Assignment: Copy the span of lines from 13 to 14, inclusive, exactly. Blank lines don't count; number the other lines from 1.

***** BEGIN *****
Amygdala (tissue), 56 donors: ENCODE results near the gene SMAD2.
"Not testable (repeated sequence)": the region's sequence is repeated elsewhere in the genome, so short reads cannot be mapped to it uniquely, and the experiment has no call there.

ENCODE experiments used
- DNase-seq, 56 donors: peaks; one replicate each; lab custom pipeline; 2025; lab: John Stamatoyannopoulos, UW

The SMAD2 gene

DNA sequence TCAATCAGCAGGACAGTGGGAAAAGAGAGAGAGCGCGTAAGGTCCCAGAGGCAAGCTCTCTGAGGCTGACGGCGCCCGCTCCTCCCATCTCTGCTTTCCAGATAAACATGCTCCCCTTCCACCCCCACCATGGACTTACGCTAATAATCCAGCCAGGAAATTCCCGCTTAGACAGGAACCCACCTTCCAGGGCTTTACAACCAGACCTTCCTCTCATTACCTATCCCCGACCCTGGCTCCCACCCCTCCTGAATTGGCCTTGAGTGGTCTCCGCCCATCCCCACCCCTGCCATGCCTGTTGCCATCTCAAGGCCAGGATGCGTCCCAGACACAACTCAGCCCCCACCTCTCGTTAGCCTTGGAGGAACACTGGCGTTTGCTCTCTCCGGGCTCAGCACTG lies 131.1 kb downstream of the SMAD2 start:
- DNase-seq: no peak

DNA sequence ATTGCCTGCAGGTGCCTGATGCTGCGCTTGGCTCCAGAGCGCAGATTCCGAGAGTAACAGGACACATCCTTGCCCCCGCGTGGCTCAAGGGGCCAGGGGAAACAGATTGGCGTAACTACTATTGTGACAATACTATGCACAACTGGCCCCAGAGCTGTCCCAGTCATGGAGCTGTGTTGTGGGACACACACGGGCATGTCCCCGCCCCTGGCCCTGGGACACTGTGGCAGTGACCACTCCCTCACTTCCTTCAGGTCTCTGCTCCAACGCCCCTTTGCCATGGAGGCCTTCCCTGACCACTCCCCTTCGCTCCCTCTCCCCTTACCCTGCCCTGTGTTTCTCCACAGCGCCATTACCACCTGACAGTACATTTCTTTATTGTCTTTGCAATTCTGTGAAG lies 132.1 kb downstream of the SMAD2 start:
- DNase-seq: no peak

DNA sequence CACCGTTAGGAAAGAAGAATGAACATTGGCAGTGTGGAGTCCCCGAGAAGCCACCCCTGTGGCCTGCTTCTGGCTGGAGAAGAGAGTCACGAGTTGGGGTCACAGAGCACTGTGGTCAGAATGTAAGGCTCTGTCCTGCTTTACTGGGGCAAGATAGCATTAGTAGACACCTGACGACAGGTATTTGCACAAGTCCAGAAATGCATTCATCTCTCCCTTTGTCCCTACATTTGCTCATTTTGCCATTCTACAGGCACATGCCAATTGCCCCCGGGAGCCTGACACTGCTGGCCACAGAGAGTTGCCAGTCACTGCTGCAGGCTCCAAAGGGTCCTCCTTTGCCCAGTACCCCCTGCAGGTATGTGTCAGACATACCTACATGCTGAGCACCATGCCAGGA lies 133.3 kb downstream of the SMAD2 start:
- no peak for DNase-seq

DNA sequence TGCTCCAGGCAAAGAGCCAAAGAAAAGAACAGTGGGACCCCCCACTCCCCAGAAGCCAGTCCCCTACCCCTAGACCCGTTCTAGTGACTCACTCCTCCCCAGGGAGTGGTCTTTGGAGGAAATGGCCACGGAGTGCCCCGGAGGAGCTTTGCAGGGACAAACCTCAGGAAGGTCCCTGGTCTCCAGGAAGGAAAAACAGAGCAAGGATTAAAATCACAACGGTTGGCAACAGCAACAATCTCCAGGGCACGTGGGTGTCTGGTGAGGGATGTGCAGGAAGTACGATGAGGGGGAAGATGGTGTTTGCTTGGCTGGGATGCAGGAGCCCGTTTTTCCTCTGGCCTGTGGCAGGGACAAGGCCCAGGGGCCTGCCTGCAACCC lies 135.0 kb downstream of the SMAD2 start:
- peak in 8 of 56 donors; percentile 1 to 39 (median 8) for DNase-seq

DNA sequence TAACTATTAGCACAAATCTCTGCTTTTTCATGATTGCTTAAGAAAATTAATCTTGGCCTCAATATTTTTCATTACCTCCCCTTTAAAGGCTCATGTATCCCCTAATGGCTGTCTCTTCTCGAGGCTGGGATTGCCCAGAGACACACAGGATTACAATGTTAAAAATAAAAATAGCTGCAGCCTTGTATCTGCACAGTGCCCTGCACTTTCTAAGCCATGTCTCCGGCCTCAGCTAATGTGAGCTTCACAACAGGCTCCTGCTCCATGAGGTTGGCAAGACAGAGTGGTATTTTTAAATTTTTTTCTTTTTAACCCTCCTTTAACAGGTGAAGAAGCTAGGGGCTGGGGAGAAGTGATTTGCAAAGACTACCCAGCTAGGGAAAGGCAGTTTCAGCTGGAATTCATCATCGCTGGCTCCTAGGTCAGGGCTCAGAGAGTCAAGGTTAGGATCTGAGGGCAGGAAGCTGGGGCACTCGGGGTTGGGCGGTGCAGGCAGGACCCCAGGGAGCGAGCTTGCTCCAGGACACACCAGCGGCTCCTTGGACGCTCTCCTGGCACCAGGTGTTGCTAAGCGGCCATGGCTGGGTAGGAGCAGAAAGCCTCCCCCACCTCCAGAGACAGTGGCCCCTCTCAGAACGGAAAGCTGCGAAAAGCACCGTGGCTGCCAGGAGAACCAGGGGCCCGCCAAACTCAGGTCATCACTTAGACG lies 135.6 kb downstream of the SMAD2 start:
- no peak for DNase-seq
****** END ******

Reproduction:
- peak in 8 of 56 donors; percentile 1 to 39 (median 8) for DNase-seq

DNA sequence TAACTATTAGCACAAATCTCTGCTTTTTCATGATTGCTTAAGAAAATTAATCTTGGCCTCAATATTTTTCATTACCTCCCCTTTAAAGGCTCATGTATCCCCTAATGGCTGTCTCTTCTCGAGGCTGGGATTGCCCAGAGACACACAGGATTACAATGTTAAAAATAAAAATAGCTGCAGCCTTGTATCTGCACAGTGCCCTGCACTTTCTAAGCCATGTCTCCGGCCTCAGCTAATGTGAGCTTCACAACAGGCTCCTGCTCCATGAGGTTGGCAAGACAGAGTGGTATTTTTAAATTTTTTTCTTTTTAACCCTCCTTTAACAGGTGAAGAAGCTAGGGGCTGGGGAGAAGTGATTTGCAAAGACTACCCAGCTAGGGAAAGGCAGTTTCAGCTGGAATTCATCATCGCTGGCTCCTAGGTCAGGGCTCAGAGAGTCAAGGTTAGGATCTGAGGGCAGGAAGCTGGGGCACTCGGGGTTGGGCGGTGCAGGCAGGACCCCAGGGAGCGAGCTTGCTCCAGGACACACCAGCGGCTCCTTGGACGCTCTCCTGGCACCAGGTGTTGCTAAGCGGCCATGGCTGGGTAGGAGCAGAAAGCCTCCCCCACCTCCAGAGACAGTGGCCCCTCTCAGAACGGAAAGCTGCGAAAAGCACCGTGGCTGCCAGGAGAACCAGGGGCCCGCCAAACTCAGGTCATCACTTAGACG lies 135.6 kb downstream of the SMAD2 start: